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OIT Icons: Tina Burnette

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  • Published on: March 29, 2021

Tina Burnette, Acting Executive Director, Business Operations Services, Development, Security and Operations

Tina BurnetteMs. Burnette is a results-oriented executive providing leadership, program management, risk management, and security to complex programs for 10 years across the Department of Veterans Affairs.

She describes her role as the executive leader over a diverse professional workforce using strategic planning, organizational evaluations and risk compliance to accomplish VA goals. She previously served in the Office of Information and Technology as the Executive Director of Acquisition and Category Management, Executive Director of Enterprise Service Operations, Executive Director of Enterprise Risk Management.

During her 30-year federal career, she has also served as Federal Emergency Management Agency’s Director of Acquisition and Program Planning, in addition to roles at the General Services Administration, the Department of Commerce, the National Oceanic and Atmospheric Administration, and the Department of the Navy.

Why is Women’s History Month important to you?

It wasn't that long ago when women couldn't vote and literally had to band together to activate any change. The women before us paved the way, so it is critical for us to recognize their contributions. Personally, it helps me feel motivated and empowered. Having two very independent daughters, I want them to always remember how far we've come and the art of the possible. They see no boundaries and feel empowered to do anything. I think it's important for their generation and the generations to come to recognize the sacrifices that were made.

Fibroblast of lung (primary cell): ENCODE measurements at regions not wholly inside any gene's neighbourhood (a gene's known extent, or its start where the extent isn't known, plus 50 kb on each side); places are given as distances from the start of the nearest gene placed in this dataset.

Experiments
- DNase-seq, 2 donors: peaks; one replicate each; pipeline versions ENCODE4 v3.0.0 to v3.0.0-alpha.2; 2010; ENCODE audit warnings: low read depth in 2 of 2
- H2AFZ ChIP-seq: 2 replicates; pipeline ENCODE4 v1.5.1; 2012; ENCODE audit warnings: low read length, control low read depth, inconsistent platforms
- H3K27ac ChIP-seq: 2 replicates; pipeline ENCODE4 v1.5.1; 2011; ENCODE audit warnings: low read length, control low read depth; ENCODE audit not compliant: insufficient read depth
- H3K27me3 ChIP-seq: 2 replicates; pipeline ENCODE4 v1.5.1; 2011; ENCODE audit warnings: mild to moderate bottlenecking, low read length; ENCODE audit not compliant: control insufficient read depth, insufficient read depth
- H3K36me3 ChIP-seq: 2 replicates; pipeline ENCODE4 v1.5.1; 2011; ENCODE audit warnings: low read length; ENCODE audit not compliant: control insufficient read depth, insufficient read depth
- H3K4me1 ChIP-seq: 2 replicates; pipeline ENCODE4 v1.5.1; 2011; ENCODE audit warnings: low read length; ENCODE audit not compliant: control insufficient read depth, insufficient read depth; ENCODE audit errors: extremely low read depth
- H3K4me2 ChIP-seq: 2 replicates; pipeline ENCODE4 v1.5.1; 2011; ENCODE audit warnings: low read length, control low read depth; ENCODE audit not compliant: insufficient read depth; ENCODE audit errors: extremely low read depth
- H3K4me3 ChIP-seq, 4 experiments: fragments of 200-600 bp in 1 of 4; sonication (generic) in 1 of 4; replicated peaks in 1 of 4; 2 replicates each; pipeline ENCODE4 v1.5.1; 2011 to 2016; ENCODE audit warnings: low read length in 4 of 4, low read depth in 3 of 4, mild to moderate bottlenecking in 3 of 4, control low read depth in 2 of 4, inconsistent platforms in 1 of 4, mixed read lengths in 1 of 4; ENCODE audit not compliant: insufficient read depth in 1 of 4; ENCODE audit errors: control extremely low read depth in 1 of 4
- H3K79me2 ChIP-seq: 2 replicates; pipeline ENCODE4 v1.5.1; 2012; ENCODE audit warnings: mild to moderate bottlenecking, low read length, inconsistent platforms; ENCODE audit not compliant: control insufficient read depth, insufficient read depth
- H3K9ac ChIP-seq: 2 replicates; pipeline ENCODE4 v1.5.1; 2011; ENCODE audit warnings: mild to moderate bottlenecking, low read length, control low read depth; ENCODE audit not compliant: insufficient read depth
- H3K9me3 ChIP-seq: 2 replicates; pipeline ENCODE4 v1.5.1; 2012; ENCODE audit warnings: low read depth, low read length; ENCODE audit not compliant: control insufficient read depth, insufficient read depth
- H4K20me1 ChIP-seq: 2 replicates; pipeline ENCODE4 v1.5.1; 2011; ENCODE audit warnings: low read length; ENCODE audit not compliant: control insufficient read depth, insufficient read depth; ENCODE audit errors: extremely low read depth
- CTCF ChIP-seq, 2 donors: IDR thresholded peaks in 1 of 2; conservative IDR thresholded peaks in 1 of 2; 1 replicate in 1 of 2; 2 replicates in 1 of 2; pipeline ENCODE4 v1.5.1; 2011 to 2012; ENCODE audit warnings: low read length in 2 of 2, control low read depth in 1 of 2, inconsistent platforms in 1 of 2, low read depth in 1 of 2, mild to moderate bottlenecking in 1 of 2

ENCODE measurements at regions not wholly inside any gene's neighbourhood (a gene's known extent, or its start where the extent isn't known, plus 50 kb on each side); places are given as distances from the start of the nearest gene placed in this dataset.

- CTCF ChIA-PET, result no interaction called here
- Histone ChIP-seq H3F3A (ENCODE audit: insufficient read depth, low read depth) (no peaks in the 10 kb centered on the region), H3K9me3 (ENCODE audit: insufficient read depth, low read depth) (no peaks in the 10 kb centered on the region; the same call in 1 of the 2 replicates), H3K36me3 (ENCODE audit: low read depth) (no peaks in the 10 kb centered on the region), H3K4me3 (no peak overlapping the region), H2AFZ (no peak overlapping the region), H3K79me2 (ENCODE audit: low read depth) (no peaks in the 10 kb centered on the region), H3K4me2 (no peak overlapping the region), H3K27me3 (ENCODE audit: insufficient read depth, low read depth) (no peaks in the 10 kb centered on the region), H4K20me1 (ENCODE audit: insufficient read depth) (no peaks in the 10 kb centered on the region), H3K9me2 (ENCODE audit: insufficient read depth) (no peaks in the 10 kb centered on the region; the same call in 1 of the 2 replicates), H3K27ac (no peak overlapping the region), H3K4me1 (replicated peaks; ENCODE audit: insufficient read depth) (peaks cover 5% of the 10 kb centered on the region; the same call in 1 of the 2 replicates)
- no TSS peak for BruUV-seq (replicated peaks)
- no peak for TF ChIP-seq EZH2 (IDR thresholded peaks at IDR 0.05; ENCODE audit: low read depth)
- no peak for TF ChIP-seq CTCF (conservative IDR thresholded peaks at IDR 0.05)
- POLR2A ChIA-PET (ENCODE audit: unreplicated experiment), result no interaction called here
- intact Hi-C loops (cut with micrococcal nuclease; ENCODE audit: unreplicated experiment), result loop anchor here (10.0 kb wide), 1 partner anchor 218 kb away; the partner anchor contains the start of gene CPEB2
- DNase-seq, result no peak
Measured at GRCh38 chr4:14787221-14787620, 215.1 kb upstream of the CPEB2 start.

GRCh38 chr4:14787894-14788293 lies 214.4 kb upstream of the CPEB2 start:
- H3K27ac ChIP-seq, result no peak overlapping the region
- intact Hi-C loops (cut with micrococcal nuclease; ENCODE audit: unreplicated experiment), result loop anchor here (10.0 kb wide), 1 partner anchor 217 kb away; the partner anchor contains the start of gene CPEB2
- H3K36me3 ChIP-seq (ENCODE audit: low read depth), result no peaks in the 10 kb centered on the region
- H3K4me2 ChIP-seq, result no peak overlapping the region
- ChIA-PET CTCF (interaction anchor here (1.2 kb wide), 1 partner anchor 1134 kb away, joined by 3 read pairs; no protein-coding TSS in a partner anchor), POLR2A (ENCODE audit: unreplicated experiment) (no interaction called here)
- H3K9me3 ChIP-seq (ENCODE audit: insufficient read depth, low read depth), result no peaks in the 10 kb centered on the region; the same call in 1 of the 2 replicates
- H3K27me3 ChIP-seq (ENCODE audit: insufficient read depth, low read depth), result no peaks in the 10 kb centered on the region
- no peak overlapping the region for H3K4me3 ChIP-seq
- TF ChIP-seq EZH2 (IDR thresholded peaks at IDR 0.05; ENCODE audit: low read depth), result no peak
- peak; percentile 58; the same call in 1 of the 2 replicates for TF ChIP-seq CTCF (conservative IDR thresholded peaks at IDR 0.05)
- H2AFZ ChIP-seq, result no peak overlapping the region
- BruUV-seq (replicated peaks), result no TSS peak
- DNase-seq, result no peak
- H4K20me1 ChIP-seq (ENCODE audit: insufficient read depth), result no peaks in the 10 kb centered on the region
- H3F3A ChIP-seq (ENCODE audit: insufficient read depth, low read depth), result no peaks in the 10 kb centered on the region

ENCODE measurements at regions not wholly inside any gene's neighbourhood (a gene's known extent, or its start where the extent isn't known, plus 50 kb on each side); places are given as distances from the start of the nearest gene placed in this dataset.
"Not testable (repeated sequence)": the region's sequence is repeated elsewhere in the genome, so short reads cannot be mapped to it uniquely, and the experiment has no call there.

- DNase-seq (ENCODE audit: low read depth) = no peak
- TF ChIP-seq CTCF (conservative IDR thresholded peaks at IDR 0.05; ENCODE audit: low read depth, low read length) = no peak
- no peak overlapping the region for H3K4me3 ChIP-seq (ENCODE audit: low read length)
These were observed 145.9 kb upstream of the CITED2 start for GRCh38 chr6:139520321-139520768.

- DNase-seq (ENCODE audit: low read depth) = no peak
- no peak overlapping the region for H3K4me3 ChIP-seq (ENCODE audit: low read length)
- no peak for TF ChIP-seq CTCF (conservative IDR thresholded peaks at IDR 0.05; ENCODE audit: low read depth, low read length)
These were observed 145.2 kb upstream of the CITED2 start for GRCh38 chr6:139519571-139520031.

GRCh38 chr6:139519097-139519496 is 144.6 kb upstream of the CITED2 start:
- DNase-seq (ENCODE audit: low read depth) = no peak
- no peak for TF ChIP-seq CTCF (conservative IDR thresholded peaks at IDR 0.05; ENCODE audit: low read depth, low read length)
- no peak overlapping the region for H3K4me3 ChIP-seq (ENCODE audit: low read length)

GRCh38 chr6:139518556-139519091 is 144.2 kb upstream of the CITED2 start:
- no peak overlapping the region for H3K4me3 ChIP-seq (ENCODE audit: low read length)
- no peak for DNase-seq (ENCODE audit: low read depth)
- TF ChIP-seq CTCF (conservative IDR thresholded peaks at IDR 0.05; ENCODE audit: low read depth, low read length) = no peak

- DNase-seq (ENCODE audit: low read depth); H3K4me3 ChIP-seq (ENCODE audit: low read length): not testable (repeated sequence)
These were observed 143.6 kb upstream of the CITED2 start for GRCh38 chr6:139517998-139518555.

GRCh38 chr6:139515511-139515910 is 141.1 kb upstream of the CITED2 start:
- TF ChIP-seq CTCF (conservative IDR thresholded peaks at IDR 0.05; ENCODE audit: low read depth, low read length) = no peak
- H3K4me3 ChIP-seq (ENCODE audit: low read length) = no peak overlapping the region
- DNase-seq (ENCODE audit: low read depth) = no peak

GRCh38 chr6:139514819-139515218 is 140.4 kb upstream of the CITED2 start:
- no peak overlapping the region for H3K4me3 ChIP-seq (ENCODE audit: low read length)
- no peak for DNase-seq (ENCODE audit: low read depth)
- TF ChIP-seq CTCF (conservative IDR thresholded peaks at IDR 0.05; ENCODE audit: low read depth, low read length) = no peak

How did you choose the IT field and why?

These days, it's hard to imagine doing any career that doesn’t intersect with technology. My own journey started after I graduated from college with a business degree. I joined the Department of the Navy and ended up working on a satellite technology program that delivered advanced technology to support national military strategies. I was completely fascinated with how we were able to improve the accuracy for the war fighter in support of national interest. I spent the next 30 years supporting a variety of activities, all technology related, but mostly focused on the business side.

My focus is supporting technology with federal sector industry partner helping them understand how they support federal technology requirements. I developed the first ever government-wide technology contract for the small and disadvantaged business community and coached industry on performance-based contracting, performance metrics, proposal writing, past performance, etc. I also was part of a team at the National Weather Service team that deployed the most modernized weather satellite system for that time. We were able to provide advance notification of disasters weather predictions that ultimately contributed to many life-saving weather events. Technology motivated me by allowing me to align my activities with tangible results.

I think it's important for people to understand that technology is multifaceted. You can offer and contribute your skill set in a variety of ways; it can be programming, security, finance, acquisition, the list goes on and on.

How do you think the women in OIT, specifically, make an impact on Veterans lives?